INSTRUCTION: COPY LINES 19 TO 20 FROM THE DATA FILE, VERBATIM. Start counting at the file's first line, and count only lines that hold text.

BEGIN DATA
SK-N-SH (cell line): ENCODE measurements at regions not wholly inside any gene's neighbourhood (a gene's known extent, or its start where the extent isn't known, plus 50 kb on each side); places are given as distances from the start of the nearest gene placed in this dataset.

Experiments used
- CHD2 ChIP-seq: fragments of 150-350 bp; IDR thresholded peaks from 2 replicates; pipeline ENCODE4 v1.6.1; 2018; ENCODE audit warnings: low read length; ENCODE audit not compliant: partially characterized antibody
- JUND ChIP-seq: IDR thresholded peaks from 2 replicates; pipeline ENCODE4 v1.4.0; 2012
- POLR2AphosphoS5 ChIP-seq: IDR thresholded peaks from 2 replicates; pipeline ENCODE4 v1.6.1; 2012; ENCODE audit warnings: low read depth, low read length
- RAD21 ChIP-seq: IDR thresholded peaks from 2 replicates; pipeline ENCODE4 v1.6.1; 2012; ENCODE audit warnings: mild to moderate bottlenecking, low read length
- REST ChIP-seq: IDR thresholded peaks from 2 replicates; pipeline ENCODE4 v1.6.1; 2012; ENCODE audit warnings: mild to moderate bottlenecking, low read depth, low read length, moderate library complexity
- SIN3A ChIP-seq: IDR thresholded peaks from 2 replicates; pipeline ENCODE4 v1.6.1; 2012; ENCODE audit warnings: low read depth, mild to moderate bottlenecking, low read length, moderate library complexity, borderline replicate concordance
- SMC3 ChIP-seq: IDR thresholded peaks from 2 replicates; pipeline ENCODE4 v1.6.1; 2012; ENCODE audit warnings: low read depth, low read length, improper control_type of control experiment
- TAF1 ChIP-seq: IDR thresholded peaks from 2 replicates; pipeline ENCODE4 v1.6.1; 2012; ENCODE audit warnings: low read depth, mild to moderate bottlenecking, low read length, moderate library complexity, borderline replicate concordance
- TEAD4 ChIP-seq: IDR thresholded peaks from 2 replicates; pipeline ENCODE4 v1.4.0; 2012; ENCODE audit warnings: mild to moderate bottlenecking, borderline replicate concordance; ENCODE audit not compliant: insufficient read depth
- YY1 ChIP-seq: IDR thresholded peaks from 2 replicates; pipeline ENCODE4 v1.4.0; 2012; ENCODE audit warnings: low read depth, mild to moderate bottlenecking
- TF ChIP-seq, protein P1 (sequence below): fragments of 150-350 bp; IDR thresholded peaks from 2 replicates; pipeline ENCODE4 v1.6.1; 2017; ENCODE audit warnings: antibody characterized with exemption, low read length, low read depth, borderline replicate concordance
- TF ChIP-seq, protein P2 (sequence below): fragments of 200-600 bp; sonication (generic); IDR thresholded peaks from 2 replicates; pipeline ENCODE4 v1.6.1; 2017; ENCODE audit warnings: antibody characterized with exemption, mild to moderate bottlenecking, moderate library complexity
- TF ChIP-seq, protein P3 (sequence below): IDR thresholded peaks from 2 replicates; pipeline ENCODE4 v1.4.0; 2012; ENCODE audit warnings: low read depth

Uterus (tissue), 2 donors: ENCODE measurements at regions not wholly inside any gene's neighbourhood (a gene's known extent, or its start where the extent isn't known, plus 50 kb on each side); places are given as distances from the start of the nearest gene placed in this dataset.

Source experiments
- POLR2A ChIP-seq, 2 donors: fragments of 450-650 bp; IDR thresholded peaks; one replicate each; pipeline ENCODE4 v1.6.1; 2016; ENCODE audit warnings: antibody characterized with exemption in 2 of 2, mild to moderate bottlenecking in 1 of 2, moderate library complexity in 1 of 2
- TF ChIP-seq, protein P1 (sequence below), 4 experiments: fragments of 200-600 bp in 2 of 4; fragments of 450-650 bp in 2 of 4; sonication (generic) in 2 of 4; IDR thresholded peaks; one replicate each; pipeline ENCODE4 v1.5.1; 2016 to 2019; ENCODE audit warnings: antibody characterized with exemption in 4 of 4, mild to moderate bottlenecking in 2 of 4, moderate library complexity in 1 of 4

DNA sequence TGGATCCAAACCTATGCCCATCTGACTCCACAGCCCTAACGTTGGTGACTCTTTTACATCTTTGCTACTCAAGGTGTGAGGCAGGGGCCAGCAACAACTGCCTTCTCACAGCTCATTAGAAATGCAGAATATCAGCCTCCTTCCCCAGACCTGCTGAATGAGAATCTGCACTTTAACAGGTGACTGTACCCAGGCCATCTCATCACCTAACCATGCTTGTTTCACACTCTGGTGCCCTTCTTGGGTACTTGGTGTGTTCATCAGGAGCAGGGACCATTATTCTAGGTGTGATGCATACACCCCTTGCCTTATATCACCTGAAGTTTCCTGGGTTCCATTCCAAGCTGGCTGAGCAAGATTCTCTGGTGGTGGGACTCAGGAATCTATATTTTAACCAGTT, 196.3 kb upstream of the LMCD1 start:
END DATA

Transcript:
- TF ChIP-seq, protein P1 (sequence below), 4 experiments: fragments of 200-600 bp in 2 of 4; fragments of 450-650 bp in 2 of 4; sonication (generic) in 2 of 4; IDR thresholded peaks; one replicate each; pipeline ENCODE4 v1.5.1; 2016 to 2019; ENCODE audit warnings: antibody characterized with exemption in 4 of 4, mild to moderate bottlenecking in 2 of 4, moderate library complexity in 1 of 4

DNA sequence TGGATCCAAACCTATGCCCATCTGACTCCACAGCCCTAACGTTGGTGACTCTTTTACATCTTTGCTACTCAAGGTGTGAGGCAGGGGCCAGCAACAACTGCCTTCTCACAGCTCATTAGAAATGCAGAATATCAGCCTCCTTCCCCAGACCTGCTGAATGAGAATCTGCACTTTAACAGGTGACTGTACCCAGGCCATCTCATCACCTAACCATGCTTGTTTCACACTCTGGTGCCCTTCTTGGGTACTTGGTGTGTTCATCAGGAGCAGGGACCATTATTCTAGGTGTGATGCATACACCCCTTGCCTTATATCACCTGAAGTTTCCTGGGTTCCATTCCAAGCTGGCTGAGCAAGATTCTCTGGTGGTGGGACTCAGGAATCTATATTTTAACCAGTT, 196.3 kb upstream of the LMCD1 start: